Long Lost Reviews: Blind Faith by Ben Elton

Long Lost Reviews Icon

Are you a blogger who keeps telling themselves you’ll get around to writing reviews, but then don’t. Do you write ‘review to come’ on Goodreads only to let them languish for years? Well then, the blog feature ‘Long Lost Reviews‘ is for you.

The aim of the blog feature is to start tackling your review backlog. Whether it’s an in-depth analysis of how it affected your life, one sentence stating that you only remember the ending, or that you have no recollection of reading the book at all. Let’s tackle your review backlog and dig up some long lost reviews!

If you are interested in participating: post on the Second Thursday of the month, you are welcome to use the above icon, and all I ask is that you include a link to this post or to my blog. Thanks and happy writing!

Keep an eye out for other participating blogs:

blind faith

Blind Faith

by Ben Elton.

Imagine a world where everyone knows everything about everybody. Where ‘sharing’ is valued above all, and privacy is considered a dangerous perversion.

Trafford wouldn’t call himself a rebel, but he’s daring to be different, to stand out from the crowd. In his own small ways, he wants to push against the system. But in this world, uniformity is everything. And even tiny defiances won’t go unnoticed.

Ben Elton’s dark, savagely comic novel imagines a post-apocalyptic society where religious intolerance combines with a sex-obsessed, utterly egocentric culture. In this world, nakedness is modesty, independent thought subversive, and ignorance is wisdom.

A chilling vision of what’s to come? Or something rather closer to home?

I remember this book having a really profound effect on me. I remember finishing the last chapter, putting down the book, and then almost deleting my Facebook account. Pretty much since this book, I have cut back on the amount of personal information I let out into the world.

While I haven’t removed my social media presence completely (I mean, hello I am writing this blog), I have dialed back my personal social media presence. Goodreads is telling me I finished this book in 2012 and no word of a lie, it has stuck with me since.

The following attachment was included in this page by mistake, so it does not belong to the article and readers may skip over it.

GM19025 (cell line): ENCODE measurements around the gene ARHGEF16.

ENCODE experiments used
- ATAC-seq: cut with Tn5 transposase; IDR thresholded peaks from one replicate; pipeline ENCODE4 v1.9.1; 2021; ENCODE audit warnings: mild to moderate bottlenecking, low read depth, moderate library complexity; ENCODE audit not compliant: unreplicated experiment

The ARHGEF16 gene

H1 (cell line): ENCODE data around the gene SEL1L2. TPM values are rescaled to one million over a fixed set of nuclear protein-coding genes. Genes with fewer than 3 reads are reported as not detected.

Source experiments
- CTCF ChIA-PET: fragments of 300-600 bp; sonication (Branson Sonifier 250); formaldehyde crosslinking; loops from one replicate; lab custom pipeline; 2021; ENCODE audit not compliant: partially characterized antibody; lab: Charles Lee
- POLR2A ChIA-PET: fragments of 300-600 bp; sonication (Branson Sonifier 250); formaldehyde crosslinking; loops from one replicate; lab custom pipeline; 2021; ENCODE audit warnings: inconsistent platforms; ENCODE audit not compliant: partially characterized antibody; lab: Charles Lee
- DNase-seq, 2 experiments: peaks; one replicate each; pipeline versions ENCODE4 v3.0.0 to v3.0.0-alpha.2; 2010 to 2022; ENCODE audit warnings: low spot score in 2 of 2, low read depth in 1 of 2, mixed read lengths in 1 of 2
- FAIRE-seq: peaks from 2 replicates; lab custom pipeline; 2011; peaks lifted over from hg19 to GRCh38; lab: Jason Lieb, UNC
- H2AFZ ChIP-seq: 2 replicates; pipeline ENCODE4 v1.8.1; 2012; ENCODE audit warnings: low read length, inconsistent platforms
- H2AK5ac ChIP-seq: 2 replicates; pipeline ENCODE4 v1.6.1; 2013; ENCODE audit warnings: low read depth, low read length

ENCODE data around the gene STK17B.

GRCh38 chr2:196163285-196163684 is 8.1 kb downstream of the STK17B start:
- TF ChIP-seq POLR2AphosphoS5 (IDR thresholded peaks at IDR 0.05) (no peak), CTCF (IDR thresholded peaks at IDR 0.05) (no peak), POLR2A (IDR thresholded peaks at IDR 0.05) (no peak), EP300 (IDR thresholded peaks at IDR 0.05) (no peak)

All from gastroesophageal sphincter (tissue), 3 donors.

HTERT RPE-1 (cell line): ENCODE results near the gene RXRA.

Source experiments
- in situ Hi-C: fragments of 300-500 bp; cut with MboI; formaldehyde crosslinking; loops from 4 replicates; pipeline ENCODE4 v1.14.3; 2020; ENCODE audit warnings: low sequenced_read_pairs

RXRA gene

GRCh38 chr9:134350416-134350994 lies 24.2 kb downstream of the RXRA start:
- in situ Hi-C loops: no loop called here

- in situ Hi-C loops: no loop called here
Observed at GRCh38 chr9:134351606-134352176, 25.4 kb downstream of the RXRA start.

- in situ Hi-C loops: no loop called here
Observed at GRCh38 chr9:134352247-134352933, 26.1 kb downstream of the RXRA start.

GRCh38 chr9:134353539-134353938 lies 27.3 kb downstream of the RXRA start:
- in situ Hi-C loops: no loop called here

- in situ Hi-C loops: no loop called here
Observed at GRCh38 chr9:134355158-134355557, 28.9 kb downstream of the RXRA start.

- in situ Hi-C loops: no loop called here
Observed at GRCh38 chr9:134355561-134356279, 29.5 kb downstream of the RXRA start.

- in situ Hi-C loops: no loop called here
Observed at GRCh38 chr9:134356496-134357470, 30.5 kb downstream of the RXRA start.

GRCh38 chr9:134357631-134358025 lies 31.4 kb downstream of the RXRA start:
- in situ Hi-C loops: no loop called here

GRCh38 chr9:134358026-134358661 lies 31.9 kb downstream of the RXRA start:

As an author Elton is either really profound or is having a snarky stab at society, in this book he does both.. I think. I cannot for the life of me tell you anything about the plot or this Trafford character, but I can tell you that Blind Faith is a satire about online oversharing and it scared me. 

Once again I cannot tell you if I enjoyed the book or if it was just the message that got to me. I rated it four stars though, so I must have liked it 😛

Book review comment ender

Daft Punk’s Random Access Memories

ramI have never been the one who was able to listen to Daft Punk albums over and over. I could give Discovery the odd play through and if I needed some unobtrusive background noise while studying, the Tron soundtrack got a listen or two. However, for some reason entire albums of Daft Punk have never been high on my regular playlist. Despite all this though, I still consider myself a fan of the band, although I would by no means consider myself a die-hard one.

With this in mind, I went into the first listen of the new album Random Access Memories optimistic. This optimism was soon rewarded as the album flowed smoothly from song to song and proved to be an absolute pleasure. The feel of Random Access Memories is one that definitely harks back to the 1980s, with the beats and almost funk rhythms blending with the synthesized vocals to create a superb experience. The first single from the album, ‘Get Lucky’ which features Pharrell Williams, offers just a taste of the funky beats that are available on the album.

A friend of mine likened the album to that of a man going back in time to the 80s to fight robots and for some reason this description is one that has stuck. The soft synthesized almost robotic vocals of ”The Game of Love’ and ‘Give Life Back to Music’ coupled with the more human songs (usually the ones with featuring artists) really flesh out and make the album an almost 80s film experience. Whether you can visualise such an endeavour during the album or if you experience the music in a completely different, non-storyline way, Random Access Memories is an album that  keeps listeners hooked and engaged.

The album as a whole feels very connected with the initially off-putting spoken word songs such as ‘Giogrio by Moroder’ and ‘Touch,’ soon becoming markers for the album, fitting in almost seamlessly after the first encounter. Where previously I was never able to listen to a Daft Punk album numerous times, the funky beats and engaging vocals of this album have changed this with Random Access Memories becoming a staple in my playlist.